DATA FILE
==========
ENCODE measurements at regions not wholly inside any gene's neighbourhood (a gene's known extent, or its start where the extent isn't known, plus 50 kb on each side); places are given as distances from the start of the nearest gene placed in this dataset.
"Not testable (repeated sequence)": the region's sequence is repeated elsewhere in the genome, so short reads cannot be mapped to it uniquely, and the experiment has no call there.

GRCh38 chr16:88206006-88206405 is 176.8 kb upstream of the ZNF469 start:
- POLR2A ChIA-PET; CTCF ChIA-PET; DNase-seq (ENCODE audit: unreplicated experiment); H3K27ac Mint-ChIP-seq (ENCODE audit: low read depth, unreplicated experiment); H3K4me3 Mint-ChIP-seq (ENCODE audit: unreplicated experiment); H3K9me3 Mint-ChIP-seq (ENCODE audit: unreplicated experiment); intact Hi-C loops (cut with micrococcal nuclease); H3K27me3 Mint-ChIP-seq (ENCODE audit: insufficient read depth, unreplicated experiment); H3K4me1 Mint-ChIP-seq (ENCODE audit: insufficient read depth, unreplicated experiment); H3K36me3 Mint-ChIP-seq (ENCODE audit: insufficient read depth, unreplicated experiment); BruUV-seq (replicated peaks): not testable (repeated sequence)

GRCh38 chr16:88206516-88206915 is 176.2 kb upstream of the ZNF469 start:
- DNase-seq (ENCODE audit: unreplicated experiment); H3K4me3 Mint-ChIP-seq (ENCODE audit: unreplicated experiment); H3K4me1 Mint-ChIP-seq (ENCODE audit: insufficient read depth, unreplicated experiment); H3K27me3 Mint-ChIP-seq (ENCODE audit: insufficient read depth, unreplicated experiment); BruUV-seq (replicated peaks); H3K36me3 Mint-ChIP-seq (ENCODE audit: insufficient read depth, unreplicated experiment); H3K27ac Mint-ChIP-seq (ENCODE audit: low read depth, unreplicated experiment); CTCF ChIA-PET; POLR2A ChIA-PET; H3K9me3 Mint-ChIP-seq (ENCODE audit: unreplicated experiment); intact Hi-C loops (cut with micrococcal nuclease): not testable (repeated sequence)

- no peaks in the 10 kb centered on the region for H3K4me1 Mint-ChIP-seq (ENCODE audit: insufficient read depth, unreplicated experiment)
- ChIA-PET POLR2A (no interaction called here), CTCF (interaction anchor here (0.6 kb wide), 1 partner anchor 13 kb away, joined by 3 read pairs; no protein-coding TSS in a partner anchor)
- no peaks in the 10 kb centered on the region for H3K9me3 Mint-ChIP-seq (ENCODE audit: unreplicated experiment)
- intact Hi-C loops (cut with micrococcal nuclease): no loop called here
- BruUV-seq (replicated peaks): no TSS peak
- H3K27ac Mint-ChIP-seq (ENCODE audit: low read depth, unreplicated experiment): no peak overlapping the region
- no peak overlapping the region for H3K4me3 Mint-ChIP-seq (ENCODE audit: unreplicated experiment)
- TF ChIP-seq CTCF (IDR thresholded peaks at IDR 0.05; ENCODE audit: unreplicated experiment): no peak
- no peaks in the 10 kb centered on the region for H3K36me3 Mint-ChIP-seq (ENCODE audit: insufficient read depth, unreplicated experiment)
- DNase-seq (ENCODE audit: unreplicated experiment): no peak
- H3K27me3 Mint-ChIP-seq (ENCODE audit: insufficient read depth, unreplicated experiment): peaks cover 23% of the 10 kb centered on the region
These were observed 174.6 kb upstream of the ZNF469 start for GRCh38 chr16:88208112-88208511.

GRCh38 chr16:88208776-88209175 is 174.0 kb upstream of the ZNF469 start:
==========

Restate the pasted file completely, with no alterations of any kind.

ENCODE measurements at regions not wholly inside any gene's neighbourhood (a gene's known extent, or its start where the extent isn't known, plus 50 kb on each side); places are given as distances from the start of the nearest gene placed in this dataset.
"Not testable (repeated sequence)": the region's sequence is repeated elsewhere in the genome, so short reads cannot be mapped to it uniquely, and the experiment has no call there.

GRCh38 chr16:88206006-88206405 is 176.8 kb upstream of the ZNF469 start:
- POLR2A ChIA-PET; CTCF ChIA-PET; DNase-seq (ENCODE audit: unreplicated experiment); H3K27ac Mint-ChIP-seq (ENCODE audit: low read depth, unreplicated experiment); H3K4me3 Mint-ChIP-seq (ENCODE audit: unreplicated experiment); H3K9me3 Mint-ChIP-seq (ENCODE audit: unreplicated experiment); intact Hi-C loops (cut with micrococcal nuclease); H3K27me3 Mint-ChIP-seq (ENCODE audit: insufficient read depth, unreplicated experiment); H3K4me1 Mint-ChIP-seq (ENCODE audit: insufficient read depth, unreplicated experiment); H3K36me3 Mint-ChIP-seq (ENCODE audit: insufficient read depth, unreplicated experiment); BruUV-seq (replicated peaks): not testable (repeated sequence)

GRCh38 chr16:88206516-88206915 is 176.2 kb upstream of the ZNF469 start:
- DNase-seq (ENCODE audit: unreplicated experiment); H3K4me3 Mint-ChIP-seq (ENCODE audit: unreplicated experiment); H3K4me1 Mint-ChIP-seq (ENCODE audit: insufficient read depth, unreplicated experiment); H3K27me3 Mint-ChIP-seq (ENCODE audit: insufficient read depth, unreplicated experiment); BruUV-seq (replicated peaks); H3K36me3 Mint-ChIP-seq (ENCODE audit: insufficient read depth, unreplicated experiment); H3K27ac Mint-ChIP-seq (ENCODE audit: low read depth, unreplicated experiment); CTCF ChIA-PET; POLR2A ChIA-PET; H3K9me3 Mint-ChIP-seq (ENCODE audit: unreplicated experiment); intact Hi-C loops (cut with micrococcal nuclease): not testable (repeated sequence)

- no peaks in the 10 kb centered on the region for H3K4me1 Mint-ChIP-seq (ENCODE audit: insufficient read depth, unreplicated experiment)
- ChIA-PET POLR2A (no interaction called here), CTCF (interaction anchor here (0.6 kb wide), 1 partner anchor 13 kb away, joined by 3 read pairs; no protein-coding TSS in a partner anchor)
- no peaks in the 10 kb centered on the region for H3K9me3 Mint-ChIP-seq (ENCODE audit: unreplicated experiment)
- intact Hi-C loops (cut with micrococcal nuclease): no loop called here
- BruUV-seq (replicated peaks): no TSS peak
- H3K27ac Mint-ChIP-seq (ENCODE audit: low read depth, unreplicated experiment): no peak overlapping the region
- no peak overlapping the region for H3K4me3 Mint-ChIP-seq (ENCODE audit: unreplicated experiment)
- TF ChIP-seq CTCF (IDR thresholded peaks at IDR 0.05; ENCODE audit: unreplicated experiment): no peak
- no peaks in the 10 kb centered on the region for H3K36me3 Mint-ChIP-seq (ENCODE audit: insufficient read depth, unreplicated experiment)
- DNase-seq (ENCODE audit: unreplicated experiment): no peak
- H3K27me3 Mint-ChIP-seq (ENCODE audit: insufficient read depth, unreplicated experiment): peaks cover 23% of the 10 kb centered on the region
These were observed 174.6 kb upstream of the ZNF469 start for GRCh38 chr16:88208112-88208511.

GRCh38 chr16:88208776-88209175 is 174.0 kb upstream of the ZNF469 start: